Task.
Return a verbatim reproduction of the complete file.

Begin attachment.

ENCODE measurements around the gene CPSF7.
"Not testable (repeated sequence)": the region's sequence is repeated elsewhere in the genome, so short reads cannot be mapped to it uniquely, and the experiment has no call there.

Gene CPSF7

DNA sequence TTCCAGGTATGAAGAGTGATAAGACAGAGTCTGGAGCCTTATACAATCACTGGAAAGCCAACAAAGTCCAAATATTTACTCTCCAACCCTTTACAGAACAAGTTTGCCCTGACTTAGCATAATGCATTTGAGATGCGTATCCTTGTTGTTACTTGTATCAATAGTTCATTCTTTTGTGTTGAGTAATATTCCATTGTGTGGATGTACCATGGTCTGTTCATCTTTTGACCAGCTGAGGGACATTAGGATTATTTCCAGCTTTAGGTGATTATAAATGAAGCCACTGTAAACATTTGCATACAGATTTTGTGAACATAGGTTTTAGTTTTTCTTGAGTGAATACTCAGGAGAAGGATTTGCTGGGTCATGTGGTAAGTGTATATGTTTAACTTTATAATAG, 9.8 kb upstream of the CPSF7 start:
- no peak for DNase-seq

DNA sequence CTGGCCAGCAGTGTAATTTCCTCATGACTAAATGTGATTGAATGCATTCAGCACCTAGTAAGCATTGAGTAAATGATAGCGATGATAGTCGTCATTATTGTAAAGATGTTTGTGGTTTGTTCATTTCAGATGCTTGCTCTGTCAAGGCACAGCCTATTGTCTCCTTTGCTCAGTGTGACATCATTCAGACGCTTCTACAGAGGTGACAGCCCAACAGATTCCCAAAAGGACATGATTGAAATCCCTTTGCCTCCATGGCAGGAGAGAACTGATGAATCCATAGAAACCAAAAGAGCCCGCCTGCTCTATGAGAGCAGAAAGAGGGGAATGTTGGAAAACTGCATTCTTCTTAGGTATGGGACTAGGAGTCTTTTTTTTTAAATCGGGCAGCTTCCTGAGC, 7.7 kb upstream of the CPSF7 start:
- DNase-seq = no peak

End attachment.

ENCODE measurements around the gene CPSF7.
"Not testable (repeated sequence)": the region's sequence is repeated elsewhere in the genome, so short reads cannot be mapped to it uniquely, and the experiment has no call there.

Gene CPSF7

DNA sequence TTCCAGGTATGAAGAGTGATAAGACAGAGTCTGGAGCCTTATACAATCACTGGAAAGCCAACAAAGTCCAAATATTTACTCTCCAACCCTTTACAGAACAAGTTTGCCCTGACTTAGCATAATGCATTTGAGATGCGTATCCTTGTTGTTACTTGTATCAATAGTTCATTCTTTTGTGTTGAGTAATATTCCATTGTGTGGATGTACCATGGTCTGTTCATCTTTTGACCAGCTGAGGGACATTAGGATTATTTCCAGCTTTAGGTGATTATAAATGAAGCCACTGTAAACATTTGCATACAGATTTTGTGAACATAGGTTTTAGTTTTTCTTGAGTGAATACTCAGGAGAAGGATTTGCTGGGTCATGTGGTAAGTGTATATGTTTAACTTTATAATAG, 9.8 kb upstream of the CPSF7 start:
- no peak for DNase-seq

DNA sequence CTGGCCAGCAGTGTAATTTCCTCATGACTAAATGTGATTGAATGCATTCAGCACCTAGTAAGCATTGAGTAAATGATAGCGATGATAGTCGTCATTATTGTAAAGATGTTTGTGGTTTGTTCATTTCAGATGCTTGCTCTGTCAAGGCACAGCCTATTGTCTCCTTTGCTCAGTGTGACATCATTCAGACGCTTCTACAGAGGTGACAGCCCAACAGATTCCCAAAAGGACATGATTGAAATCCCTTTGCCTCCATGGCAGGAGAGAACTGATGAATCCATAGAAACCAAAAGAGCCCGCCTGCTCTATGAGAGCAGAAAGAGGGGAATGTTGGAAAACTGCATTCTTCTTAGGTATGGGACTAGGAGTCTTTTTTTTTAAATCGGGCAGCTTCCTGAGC, 7.7 kb upstream of the CPSF7 start:
- DNase-seq = no peak